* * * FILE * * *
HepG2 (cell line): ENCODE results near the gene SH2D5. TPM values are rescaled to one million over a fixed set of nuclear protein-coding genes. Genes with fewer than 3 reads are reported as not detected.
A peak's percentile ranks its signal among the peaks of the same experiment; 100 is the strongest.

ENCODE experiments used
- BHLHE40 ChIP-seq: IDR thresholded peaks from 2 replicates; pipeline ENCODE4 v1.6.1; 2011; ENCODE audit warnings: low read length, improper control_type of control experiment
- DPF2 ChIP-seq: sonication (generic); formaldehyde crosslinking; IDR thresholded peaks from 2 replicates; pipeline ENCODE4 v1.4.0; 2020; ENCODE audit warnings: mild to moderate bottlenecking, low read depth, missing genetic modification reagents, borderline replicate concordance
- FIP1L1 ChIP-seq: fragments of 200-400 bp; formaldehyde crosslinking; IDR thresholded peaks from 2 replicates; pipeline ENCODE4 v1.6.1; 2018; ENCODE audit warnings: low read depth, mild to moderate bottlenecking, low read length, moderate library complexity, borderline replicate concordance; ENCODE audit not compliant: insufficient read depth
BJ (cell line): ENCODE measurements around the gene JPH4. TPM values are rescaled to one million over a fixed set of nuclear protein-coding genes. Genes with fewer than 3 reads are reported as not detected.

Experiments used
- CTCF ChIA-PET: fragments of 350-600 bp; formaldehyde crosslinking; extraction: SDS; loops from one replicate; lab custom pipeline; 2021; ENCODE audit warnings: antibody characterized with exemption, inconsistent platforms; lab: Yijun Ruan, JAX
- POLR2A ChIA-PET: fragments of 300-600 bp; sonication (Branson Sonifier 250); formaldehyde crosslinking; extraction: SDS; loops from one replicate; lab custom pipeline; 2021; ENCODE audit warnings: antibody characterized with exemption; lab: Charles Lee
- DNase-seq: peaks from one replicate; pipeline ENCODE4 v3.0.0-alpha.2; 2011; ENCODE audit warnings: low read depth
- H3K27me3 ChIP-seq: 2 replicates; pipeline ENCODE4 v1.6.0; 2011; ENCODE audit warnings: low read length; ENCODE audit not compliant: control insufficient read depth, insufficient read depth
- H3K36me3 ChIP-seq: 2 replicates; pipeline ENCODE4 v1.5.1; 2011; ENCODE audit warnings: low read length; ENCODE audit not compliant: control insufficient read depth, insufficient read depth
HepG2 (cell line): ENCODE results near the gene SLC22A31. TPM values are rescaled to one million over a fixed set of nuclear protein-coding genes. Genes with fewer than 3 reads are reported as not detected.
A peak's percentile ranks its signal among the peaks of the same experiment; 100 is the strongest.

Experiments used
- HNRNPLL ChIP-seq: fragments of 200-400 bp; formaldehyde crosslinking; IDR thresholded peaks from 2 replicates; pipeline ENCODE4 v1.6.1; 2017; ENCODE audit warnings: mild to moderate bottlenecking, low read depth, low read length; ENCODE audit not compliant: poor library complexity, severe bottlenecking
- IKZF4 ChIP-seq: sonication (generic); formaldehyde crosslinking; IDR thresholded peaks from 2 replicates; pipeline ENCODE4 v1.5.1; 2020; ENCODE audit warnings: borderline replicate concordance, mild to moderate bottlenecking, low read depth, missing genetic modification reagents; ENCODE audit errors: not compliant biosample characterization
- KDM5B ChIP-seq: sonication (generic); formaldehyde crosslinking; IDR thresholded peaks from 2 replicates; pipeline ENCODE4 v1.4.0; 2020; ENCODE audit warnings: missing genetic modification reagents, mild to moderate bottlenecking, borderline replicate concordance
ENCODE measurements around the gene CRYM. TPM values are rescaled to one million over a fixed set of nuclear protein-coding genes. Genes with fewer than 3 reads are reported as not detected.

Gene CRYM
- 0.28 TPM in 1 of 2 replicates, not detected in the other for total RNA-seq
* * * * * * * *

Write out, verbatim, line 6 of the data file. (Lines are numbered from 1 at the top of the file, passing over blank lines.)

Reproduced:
- FIP1L1 ChIP-seq: fragments of 200-400 bp; formaldehyde crosslinking; IDR thresholded peaks from 2 replicates; pipeline ENCODE4 v1.6.1; 2018; ENCODE audit warnings: low read depth, mild to moderate bottlenecking, low read length, moderate library complexity, borderline replicate concordance; ENCODE audit not compliant: insufficient read depth